Ask Umbra: Do they still make alarm clocks that don’t require batteries or electricity?
Send your question to Umbra!
Q. I’m trying to cut back on my time in front of screens (outside of work). Obviously, my smartphone is my biggest hurdle. One issue I’m particularly bothered by is my morning routine. Since my phone is my alarm, I’m on Facebook and Twitter before I fully open my eyes. To put some space between me and my phone I’m looking for an alarm clock. I want one that doesn’t use batteries, but is going to be reliable. What are my eco-friendly, electricity- and battery-free options? Do they even make those anymore?
New Orleans, La.
A. Dearest Rose,
For all its benefits, the digital age has sure ushered some invasive technology into our lives. Kudos to you for setting some boundaries with your smartphone – I’m going to go out on a limb here and say Twitter has no place in the bedroom. But with your phone banished from your bedside, how will you know when it’s time to start the day?
They do indeed still make electricity- and battery-free alarm clocks. You know the kind: Those cute, round, two-bell ringers most of us have probably seen primarily in cartoons. You simply use a key to wind up the internal mechanism, Rose, and the magic of gears and springs keeps your clock ticking until wake-up time. Check out a new one (just read the fine print – some now come tricked-out with battery-powered backlights), or, my favorite option, rustle up a charming vintage model.
For my money, the mechanical clock is your best bet because it’s totally off the grid. But let’s also take a look at a few more nifty technologies at work in the alarm-clock world. There’s the mud clock, a bedside planter powered by the reaction between zinc and copper electrodes in moist dirt. Then we have the water clock, a similar device that uses electrodes, fresh water, and a splash of lemon juice to create a simple battery. Pro: They make every morning a science experiment! Con: Mining zinc and copper isn’t exactly eco-friendly.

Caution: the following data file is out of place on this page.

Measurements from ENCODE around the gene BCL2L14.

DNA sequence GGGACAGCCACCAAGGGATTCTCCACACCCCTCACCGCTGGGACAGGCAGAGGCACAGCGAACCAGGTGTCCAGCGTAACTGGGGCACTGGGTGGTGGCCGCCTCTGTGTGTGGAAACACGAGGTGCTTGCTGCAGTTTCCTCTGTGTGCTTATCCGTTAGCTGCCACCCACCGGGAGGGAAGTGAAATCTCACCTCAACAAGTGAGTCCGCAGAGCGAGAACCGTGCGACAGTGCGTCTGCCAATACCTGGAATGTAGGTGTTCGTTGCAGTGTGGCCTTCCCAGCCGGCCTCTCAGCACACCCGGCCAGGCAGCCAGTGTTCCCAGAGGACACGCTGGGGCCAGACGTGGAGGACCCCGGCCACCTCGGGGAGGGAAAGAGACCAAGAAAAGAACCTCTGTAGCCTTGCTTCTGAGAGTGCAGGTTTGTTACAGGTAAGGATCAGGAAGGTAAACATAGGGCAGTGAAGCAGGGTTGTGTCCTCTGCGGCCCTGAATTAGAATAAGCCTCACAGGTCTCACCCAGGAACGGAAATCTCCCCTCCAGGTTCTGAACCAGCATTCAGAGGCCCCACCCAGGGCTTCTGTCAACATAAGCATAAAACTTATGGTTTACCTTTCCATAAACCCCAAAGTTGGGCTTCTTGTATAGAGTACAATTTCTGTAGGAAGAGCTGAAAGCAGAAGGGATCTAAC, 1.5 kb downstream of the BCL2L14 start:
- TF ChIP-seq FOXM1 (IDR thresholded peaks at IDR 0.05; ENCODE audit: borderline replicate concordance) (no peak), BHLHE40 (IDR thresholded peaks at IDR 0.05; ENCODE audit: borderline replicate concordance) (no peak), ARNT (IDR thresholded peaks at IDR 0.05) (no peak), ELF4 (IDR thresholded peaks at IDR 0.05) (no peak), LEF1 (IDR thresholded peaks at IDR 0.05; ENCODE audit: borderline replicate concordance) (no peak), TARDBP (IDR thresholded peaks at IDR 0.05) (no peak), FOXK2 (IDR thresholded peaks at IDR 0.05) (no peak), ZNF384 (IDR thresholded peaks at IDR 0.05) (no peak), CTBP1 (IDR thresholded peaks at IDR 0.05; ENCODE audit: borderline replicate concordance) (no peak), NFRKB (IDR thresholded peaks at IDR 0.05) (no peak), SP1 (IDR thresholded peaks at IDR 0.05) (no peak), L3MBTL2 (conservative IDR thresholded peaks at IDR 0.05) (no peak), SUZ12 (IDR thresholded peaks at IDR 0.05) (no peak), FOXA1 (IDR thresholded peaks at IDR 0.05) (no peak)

You may have also heard of a solar alarm clock, a timekeeper that uses a solar cell to wring power out of sunlight or even room light. But most models must rely on a backup battery, so it won’t get you completely away from the battery disposal question.
Now, before you settle on your next clock, let’s talk about one more option – one that requires no plastic, no metal, or any other resources at all. Bear with me for a moment while I switch from clock hardware to personal well-being: Rose, do you think you could train yourself to wake up without an alarm? After all, our bodies have their own clocks, run by light and hormone fluctuations.
Ideally, this is how it happens: As morning approaches, the brain starts revving up the production of alertness proteins and hormones to wake you up gradually and naturally (the most restful, least stressful way to emerge from slumber). This doesn’t work for most of us, though, because we tend to be chronically exhausted, distracted by flickering screens morning and night, and prone to wildly shifting bedtimes.
Still, it’s entirely possible to teach your body how to wake up when you want it to with the diligent practice of good sleep hygiene: Go to bed at a consistent hour, rise at the same time every day, and get enough sleep. Modern life makes it tough, but even the gentlest alarm sounds quite jangly and jarring compared to a peaceful natural wake-up.
Donate now to support our work.